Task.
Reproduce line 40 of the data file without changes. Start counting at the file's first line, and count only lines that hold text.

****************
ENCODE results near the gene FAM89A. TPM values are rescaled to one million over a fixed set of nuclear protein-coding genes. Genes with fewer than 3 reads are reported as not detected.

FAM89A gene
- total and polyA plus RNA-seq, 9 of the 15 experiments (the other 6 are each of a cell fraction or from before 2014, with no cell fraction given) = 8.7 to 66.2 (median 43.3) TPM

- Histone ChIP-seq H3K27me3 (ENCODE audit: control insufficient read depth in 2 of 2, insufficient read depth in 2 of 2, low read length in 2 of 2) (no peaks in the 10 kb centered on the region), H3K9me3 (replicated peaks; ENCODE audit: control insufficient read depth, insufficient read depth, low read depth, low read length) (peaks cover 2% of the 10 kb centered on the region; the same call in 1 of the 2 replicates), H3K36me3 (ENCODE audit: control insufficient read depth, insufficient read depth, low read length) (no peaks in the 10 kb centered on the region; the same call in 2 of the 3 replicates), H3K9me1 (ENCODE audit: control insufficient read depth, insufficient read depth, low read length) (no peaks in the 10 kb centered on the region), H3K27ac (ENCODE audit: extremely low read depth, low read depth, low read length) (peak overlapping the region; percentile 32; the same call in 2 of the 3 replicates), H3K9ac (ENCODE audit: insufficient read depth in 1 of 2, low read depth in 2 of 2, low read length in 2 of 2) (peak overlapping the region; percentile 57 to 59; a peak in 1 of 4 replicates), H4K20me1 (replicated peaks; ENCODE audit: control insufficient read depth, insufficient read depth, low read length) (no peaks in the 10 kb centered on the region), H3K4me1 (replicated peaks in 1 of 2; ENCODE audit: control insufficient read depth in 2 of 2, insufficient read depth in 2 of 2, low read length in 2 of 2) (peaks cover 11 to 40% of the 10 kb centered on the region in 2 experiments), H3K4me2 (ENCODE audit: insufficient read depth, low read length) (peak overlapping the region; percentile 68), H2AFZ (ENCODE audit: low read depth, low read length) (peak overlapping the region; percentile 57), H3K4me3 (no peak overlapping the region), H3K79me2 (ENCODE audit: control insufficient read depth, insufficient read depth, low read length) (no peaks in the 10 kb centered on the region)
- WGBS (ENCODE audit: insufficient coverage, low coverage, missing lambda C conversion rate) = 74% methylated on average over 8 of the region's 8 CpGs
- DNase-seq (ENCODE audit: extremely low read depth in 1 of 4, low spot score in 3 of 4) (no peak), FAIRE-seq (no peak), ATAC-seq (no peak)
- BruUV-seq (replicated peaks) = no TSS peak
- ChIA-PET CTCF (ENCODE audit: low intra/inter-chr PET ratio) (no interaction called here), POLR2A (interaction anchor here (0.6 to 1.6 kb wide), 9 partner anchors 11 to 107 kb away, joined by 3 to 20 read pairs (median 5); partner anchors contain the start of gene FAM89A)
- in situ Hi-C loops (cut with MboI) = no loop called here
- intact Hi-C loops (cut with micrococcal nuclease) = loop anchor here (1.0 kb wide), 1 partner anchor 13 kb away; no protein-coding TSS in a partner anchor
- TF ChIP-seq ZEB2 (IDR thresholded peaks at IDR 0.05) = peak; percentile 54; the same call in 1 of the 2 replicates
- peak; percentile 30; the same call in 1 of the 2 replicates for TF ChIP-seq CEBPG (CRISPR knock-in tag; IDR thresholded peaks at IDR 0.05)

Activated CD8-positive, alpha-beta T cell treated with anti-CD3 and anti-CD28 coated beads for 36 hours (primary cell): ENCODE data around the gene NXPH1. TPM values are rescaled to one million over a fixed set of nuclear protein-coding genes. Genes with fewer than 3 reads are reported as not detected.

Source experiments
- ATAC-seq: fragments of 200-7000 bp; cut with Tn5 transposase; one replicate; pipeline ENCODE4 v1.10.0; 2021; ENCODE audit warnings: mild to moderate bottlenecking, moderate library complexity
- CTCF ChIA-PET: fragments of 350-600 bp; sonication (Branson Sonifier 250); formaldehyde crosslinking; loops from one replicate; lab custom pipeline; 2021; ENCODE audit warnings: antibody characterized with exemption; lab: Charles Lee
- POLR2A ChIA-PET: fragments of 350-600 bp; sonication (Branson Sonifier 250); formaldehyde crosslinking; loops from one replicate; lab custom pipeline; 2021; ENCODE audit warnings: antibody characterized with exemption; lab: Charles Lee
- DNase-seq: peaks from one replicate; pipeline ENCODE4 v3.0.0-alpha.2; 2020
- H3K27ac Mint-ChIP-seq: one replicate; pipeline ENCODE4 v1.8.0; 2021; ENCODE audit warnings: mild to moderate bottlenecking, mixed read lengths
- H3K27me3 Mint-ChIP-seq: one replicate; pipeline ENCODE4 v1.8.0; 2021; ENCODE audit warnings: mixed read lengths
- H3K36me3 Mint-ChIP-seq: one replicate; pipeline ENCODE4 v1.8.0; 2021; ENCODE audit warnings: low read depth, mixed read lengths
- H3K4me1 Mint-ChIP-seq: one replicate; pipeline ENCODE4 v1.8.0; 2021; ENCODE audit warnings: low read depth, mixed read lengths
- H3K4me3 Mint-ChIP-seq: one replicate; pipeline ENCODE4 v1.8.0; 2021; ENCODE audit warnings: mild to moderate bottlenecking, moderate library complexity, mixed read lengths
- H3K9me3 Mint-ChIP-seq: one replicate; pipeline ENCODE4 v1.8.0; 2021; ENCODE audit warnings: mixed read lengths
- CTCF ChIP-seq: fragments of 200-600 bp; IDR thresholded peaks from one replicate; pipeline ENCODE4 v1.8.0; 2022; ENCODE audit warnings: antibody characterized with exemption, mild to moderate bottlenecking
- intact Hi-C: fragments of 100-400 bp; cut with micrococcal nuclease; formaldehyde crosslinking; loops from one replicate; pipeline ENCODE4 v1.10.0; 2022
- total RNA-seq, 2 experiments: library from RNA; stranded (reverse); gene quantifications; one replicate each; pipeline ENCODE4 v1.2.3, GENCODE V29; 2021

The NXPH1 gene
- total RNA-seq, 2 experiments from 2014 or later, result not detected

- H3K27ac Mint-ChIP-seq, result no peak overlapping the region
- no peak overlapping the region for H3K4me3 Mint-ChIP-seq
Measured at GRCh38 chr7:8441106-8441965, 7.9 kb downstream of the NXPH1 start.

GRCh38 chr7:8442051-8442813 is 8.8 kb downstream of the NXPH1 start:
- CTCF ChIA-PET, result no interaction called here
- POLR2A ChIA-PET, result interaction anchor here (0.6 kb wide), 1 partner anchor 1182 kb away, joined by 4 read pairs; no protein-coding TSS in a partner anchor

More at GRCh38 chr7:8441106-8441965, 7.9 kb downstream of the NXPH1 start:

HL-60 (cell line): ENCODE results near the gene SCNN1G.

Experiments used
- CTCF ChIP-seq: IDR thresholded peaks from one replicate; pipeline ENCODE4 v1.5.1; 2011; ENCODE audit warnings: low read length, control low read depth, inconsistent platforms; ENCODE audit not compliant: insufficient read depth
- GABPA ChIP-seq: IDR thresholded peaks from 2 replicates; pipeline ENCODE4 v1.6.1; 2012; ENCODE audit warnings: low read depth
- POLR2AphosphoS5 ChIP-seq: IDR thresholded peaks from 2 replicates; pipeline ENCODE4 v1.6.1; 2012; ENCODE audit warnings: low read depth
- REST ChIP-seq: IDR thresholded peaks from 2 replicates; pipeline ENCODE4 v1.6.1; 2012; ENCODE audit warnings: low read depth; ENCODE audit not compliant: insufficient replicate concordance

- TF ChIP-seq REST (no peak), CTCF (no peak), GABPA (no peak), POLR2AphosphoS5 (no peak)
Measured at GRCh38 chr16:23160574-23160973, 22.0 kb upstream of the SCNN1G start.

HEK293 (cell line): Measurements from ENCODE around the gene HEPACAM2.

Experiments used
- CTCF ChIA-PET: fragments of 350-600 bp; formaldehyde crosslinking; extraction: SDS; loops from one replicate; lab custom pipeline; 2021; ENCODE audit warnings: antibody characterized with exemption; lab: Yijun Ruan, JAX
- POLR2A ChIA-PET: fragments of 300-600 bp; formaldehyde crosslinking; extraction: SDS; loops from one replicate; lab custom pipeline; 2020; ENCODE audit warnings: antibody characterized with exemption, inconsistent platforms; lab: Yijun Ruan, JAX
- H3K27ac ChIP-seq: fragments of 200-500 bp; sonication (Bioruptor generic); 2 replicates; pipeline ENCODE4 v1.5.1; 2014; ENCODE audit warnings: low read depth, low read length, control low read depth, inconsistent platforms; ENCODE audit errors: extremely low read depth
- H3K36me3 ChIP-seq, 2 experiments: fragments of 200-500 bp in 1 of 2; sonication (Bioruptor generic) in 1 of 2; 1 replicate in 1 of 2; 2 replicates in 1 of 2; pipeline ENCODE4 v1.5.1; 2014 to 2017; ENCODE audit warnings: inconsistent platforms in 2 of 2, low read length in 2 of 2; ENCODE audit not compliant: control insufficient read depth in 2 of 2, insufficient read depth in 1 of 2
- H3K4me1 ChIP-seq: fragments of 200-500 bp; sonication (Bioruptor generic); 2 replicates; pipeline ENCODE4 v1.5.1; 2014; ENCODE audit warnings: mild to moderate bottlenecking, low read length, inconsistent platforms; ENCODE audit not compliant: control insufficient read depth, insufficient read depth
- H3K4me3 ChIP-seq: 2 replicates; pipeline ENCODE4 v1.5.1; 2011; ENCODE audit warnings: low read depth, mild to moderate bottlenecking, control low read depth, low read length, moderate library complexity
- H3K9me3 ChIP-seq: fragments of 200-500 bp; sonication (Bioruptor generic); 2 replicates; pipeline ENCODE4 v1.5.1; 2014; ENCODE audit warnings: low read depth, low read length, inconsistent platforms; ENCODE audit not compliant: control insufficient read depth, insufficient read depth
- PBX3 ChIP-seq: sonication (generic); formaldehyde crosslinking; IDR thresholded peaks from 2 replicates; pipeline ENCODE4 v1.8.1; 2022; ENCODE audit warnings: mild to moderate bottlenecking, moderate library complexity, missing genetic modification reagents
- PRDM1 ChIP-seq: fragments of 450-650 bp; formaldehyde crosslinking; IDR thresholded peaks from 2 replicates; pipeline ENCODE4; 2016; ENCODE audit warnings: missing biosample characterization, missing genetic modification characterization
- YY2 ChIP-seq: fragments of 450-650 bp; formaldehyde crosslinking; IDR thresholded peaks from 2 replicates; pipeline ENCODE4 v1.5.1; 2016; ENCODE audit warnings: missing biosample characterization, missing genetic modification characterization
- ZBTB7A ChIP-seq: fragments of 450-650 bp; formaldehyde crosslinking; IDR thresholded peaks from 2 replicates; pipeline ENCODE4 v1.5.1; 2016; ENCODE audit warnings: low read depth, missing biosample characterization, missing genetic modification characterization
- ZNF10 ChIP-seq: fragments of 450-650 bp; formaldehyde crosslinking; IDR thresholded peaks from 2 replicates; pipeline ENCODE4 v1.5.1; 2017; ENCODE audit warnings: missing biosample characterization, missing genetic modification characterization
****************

- GABPA ChIP-seq: IDR thresholded peaks from 2 replicates; pipeline ENCODE4 v1.6.1; 2012; ENCODE audit warnings: low read depth